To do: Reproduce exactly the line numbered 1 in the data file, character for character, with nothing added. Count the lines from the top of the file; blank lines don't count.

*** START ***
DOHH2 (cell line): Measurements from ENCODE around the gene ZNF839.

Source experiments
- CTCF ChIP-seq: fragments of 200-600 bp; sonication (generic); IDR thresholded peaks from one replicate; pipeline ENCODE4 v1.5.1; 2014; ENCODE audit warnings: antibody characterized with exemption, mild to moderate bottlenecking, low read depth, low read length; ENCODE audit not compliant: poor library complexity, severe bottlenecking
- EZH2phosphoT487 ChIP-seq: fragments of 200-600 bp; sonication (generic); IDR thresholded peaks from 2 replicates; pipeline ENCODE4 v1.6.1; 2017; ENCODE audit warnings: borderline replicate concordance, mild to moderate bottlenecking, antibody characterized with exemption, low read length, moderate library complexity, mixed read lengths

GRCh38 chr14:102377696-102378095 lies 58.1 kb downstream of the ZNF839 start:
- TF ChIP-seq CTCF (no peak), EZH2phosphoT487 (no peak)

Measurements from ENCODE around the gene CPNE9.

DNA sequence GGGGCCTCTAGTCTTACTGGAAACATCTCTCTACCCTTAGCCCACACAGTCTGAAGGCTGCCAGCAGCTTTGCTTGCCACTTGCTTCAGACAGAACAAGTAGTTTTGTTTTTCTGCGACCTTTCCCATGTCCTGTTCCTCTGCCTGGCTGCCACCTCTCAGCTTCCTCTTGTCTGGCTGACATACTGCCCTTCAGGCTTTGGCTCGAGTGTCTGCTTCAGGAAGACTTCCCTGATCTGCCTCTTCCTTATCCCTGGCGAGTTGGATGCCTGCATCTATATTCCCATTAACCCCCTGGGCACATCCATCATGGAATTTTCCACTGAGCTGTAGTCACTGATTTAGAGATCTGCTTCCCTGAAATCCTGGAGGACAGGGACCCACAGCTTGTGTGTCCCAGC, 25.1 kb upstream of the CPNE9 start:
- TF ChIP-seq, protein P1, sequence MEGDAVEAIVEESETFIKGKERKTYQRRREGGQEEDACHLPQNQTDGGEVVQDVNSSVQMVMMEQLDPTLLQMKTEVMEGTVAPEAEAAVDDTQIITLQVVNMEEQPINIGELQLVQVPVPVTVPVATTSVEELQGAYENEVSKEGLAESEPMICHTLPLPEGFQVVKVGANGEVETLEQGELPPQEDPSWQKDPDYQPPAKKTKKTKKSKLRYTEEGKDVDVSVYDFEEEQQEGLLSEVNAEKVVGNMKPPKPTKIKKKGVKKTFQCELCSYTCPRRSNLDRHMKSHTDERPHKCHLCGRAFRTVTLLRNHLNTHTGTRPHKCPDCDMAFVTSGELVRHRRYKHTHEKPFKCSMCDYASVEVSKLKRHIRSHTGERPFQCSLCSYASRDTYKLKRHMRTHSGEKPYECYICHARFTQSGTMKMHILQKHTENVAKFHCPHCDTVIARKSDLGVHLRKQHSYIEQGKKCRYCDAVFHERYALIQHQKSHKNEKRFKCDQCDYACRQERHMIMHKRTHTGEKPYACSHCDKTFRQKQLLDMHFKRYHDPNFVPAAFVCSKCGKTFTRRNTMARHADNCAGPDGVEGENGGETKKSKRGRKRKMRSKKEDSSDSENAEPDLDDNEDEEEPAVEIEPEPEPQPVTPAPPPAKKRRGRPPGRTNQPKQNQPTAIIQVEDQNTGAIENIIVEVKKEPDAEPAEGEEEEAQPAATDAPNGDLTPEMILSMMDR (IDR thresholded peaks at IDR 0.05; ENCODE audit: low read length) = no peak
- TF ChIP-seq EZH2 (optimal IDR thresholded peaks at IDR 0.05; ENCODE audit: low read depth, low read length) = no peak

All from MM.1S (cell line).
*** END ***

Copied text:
DOHH2 (cell line): Measurements from ENCODE around the gene ZNF839.